Low-cost, high-value sensor options are available for revolutions-per-minute (RPM) measurement applications. Most of these sensors provide simple, reliable and inexpensive transducers for highly sophisticated control systems. Take a look at different types of tachometers for RPM measurement, advanced sensor modules, and frequency measurement and period measurement methods.
Detecting the stoppage of a rotating shaft (zero-speed detection) is significant in many applications, for example, to determine whether a conveyor has failed. Revolutions per minute (RPM) measurement is crucial when controlling or monitoring the speed of motors, conveyors, turbines, etc.
RPM is a measure of the frequency of a rotation. It annotates the number of full rotations completed in one minute around a fixed axis. It is used as a measure of rotational speed of a mechanical component. Advanced electronics technology now offers low-cost, high-value sensor options for RPM measurement applications. Most of these sensors provide simple, reliable and inexpensive transducers for highly sophisticated control systems.
A sensor is essential to sense shaft speed. Typically, devices used for this purpose are shaft (rotary type) encoders, photoelectric (optical type) sensors and magnetic rotational speed (proximity type) sensors. All of these sensors send speed data in the form of electrical pulses. Shaft encoders offer a high resolution of typically 1-5000 pulses per revolution (PPR) and clearly defined, symmetrical pulses.
Proximity sensors provide medium (or low) resolution sensing, depending on the number of pulses measured per revolution. Photoelectric sensors usually sense a reflective target on the rotating shaft. Magnetic rotational speed sensors use various magnetic proximity measuring principles to monitor the speeds of machine components in a range between 0 and 30,000 rpm.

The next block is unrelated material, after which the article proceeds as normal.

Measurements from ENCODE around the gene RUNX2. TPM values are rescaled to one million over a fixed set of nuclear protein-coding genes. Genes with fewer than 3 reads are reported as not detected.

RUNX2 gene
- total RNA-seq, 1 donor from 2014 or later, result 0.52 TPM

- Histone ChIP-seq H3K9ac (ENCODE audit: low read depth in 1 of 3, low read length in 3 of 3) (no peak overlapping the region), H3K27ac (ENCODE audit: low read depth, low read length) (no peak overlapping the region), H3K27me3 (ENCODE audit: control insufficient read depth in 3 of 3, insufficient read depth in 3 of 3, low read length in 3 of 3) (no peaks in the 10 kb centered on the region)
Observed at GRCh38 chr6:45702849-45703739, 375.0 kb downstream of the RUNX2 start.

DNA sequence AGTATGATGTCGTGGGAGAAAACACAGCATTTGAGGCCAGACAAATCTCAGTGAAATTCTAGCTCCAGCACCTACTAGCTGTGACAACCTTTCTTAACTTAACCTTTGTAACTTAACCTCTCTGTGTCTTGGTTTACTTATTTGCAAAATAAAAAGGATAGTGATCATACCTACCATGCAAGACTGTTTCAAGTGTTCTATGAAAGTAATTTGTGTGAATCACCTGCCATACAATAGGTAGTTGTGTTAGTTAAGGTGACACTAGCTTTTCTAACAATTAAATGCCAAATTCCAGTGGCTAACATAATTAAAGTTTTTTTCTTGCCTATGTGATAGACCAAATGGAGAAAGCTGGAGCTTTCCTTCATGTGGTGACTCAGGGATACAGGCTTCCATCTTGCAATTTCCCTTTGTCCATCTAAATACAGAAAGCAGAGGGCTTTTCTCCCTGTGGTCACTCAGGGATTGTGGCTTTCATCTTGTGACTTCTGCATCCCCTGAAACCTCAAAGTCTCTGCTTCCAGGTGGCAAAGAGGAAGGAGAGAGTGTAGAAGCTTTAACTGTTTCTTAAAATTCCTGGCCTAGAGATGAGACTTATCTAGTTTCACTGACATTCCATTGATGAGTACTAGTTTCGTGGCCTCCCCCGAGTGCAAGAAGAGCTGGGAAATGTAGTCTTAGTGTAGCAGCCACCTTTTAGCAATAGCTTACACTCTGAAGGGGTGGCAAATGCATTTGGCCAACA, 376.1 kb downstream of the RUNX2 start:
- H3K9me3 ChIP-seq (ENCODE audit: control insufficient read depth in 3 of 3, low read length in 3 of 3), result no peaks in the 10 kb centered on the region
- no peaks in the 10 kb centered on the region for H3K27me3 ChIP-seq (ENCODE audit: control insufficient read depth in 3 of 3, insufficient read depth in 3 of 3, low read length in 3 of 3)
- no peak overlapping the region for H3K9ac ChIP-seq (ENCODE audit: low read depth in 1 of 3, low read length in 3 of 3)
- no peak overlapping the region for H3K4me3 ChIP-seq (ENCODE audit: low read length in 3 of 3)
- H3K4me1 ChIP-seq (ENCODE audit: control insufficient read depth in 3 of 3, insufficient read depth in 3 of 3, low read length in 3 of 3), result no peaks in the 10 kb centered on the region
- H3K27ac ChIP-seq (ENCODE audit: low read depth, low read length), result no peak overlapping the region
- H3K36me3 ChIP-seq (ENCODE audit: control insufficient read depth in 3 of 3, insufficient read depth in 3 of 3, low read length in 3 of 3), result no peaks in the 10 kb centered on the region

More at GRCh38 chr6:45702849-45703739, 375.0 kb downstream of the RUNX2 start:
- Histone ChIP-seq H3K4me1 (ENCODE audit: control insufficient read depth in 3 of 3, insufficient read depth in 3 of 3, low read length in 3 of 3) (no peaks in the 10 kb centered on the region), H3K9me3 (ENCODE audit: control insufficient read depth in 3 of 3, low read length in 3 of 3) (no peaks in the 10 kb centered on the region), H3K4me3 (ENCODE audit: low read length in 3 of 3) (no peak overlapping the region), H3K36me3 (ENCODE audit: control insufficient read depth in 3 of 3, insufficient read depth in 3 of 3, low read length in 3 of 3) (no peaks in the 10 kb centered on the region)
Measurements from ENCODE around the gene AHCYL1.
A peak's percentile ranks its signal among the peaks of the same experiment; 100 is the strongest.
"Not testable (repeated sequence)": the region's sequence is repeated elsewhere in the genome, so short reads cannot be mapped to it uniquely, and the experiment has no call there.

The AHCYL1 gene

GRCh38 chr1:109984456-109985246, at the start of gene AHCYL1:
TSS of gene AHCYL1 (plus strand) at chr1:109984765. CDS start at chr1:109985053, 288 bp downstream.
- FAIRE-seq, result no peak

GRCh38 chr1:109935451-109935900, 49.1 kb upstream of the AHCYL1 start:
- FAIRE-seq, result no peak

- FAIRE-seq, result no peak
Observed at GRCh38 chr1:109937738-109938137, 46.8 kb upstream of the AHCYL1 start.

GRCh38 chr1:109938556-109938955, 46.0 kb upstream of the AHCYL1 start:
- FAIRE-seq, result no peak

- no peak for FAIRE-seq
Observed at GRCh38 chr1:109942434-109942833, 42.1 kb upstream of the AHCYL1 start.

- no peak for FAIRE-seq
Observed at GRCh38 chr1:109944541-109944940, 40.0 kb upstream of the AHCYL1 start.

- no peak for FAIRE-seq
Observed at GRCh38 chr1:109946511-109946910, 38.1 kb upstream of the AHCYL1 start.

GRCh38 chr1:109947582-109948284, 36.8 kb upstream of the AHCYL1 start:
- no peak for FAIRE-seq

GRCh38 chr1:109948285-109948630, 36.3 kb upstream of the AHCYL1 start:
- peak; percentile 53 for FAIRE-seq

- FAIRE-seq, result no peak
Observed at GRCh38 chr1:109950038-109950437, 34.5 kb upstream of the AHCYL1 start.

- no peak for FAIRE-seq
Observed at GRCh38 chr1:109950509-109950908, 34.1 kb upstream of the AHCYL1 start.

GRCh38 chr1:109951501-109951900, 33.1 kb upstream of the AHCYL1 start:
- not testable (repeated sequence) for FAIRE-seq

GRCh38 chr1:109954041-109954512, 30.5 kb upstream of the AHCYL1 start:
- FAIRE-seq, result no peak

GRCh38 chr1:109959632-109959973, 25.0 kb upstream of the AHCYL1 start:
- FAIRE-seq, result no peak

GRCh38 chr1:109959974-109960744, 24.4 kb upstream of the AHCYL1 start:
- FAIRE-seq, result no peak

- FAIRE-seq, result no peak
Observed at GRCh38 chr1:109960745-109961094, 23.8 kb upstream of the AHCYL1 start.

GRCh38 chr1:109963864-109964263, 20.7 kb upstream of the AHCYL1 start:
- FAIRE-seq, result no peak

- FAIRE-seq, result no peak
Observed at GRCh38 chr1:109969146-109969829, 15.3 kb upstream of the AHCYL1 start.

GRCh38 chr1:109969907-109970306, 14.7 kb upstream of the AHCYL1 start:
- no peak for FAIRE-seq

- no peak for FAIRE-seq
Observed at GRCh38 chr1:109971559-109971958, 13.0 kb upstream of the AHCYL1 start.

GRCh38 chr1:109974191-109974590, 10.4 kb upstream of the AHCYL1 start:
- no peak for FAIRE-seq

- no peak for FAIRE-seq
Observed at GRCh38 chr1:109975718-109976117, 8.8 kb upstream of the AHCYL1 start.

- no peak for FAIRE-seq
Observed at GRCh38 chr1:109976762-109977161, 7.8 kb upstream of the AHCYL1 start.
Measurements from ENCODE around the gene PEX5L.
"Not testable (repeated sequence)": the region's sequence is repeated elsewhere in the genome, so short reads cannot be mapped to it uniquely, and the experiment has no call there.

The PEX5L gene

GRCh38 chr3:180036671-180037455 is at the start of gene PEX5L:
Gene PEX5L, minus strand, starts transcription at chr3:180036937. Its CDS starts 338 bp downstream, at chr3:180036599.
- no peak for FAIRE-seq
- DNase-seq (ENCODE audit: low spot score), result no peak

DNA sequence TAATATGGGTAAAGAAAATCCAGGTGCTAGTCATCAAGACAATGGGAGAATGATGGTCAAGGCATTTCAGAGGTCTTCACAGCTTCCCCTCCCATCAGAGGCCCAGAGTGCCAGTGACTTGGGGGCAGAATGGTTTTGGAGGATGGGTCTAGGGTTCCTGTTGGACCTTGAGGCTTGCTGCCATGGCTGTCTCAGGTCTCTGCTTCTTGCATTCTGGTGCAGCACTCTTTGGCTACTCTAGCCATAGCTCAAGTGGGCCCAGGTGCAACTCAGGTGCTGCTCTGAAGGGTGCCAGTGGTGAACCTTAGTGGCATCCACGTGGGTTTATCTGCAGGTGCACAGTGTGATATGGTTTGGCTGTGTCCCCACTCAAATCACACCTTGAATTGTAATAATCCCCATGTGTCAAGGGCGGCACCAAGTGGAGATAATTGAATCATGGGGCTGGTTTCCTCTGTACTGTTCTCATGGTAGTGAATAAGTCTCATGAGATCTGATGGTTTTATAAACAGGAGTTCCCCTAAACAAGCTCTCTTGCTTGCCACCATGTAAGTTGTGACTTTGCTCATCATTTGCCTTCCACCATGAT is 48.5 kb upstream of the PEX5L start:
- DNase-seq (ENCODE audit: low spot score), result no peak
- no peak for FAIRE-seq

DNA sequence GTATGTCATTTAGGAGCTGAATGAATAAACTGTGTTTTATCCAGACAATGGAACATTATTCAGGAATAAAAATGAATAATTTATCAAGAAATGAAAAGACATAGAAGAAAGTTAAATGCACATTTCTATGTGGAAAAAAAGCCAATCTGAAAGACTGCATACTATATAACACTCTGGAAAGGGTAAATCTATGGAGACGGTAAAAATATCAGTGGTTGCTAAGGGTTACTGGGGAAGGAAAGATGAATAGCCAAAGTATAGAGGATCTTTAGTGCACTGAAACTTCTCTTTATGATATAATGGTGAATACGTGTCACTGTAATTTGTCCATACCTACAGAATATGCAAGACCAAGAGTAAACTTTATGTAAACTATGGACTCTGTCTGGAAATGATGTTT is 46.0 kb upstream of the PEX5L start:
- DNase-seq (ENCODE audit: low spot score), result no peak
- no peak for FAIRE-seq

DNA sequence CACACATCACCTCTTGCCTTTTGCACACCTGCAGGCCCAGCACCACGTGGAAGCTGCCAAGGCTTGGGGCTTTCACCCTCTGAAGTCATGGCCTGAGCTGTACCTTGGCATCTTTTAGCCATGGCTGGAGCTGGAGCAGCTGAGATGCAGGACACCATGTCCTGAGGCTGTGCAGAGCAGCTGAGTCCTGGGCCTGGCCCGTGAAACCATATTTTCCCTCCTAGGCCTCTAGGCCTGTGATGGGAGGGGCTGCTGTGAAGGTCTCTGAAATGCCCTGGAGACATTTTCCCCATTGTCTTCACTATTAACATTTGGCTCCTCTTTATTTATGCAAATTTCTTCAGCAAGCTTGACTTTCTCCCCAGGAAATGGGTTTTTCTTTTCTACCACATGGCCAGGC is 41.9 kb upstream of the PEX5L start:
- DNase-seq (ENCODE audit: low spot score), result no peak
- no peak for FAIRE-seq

In principle, RPM sensors convert mechanical motion into electric pulses with or without direct contact when positioned near a turning rotor, gear, shaft or other regularly moving device. The resultant output signals are then fed to a digital counter, totaliser, tachometer, or other monitoring and control device.
The word ‘tachometer’ is derived from the Greek words ‘tachos,’ meaning ‘speed,’ and ‘metron,’ meaning ‘to measure.’ Tachometer is a device designed to measure rotational or surface speed either in contact or non-contact way. Tachometers are widely used to measure rotational speed of motors, conveyor belts, and other moving or rotating systems. RPM measurement with a tachometer can simply be divided into three popular methods:
In this method, revolutions in the mechanical sensor are electronically analysed in the instrument. This good old method is still commonly used for low resolutions between 20 and 20,000 rpm. Mechanical tachometers utilise the fact that the centrifugal force on a rotating mass depends on the speed of rotation.
Here rotation is transmitted to the measuring instrument via an infrared (IR) light beam/laser beam coming from the instrument, which is then reflected by a reflective tape on the object.
As explained, traditional tachometers require physical contact between the instruments and the objects being monitored. Laser tachometer is a powerful choice where this type of direct-contact type measurement is not workable for technical or safety reasons. Laser tachometers work by pulsing a laser beam against the rotating element. The rotating element will have one reflective spot, and the tachometer measures the rate at which the light beam is reflected back.
It has clear advantages over other measuring methods using mechanical or optical sensors. According to the stroboscopic principle, objects are stationary in the eyes of the observer when the frequency of high-speed flashes is in synchronisation with the RPM of the object. A stroboscopic light source provides high-intensity flashes of light, which can be caused to occur at a precise frequency. When this light source is made to fall on an object with periodic motion, it appears that the motion has slowed down or stopped when both frequencies bear a definite relationship.
Stroboscopic tachometers employ this effect for RPM measurement. Mechanical RPM measurement is not good for small objects. Although optical method is superior to mechanical method, practically it is not always possible to bond reflective tapes on the objects. But with stroboscopic method, it is always possible to measure the RPM of even very small objects.